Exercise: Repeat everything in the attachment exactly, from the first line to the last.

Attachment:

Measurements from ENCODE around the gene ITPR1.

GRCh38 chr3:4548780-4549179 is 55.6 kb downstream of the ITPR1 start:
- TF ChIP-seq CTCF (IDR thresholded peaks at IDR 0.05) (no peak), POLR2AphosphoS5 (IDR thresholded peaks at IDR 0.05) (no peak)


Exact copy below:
Measurements from ENCODE around the gene ITPR1.

GRCh38 chr3:4548780-4549179 is 55.6 kb downstream of the ITPR1 start:
- TF ChIP-seq CTCF (IDR thresholded peaks at IDR 0.05) (no peak), POLR2AphosphoS5 (IDR thresholded peaks at IDR 0.05) (no peak)